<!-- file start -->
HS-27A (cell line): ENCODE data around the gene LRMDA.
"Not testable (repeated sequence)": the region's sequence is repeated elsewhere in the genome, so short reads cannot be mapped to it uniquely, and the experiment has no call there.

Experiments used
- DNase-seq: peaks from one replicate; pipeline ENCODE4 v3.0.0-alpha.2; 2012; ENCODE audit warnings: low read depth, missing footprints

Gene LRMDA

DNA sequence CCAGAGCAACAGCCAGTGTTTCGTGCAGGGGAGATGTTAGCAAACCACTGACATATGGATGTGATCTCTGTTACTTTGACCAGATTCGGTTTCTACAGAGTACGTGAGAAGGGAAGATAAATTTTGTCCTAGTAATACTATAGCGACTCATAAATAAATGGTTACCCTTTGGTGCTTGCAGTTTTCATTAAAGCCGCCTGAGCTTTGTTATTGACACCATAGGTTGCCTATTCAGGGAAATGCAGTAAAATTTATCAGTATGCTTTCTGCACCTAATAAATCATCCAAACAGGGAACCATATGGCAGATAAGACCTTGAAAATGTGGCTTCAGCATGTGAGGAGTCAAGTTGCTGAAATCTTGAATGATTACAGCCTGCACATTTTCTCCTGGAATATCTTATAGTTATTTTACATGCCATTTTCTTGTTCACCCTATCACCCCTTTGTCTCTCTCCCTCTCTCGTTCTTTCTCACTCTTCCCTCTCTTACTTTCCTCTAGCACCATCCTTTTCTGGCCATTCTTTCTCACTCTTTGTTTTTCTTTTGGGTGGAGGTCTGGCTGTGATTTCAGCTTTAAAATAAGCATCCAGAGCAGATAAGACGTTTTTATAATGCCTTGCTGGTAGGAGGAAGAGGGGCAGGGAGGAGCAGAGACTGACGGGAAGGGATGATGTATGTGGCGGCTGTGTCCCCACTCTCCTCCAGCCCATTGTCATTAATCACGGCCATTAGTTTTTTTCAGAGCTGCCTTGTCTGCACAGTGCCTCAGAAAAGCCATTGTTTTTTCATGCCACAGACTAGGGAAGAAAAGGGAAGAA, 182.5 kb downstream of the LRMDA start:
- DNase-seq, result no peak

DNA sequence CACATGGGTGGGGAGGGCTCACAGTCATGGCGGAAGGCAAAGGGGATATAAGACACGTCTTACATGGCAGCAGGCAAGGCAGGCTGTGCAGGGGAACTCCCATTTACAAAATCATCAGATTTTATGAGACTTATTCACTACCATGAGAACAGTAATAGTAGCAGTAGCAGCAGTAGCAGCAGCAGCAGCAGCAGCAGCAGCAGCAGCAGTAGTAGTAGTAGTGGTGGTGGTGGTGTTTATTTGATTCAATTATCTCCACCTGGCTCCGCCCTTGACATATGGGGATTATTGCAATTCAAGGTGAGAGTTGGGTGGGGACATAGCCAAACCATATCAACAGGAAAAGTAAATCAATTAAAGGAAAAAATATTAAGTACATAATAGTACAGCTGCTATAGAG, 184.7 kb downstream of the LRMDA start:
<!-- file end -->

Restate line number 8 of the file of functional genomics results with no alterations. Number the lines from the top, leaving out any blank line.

DNA sequence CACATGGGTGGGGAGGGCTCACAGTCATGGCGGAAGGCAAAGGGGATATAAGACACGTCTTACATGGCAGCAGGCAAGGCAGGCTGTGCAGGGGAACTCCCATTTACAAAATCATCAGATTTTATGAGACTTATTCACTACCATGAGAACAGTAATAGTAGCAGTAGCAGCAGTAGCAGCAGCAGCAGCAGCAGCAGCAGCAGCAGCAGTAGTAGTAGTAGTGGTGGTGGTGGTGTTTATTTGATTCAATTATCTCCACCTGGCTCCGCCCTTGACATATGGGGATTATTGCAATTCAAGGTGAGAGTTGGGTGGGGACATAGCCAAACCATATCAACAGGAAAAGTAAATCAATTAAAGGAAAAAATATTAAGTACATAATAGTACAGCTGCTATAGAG, 184.7 kb downstream of the LRMDA start: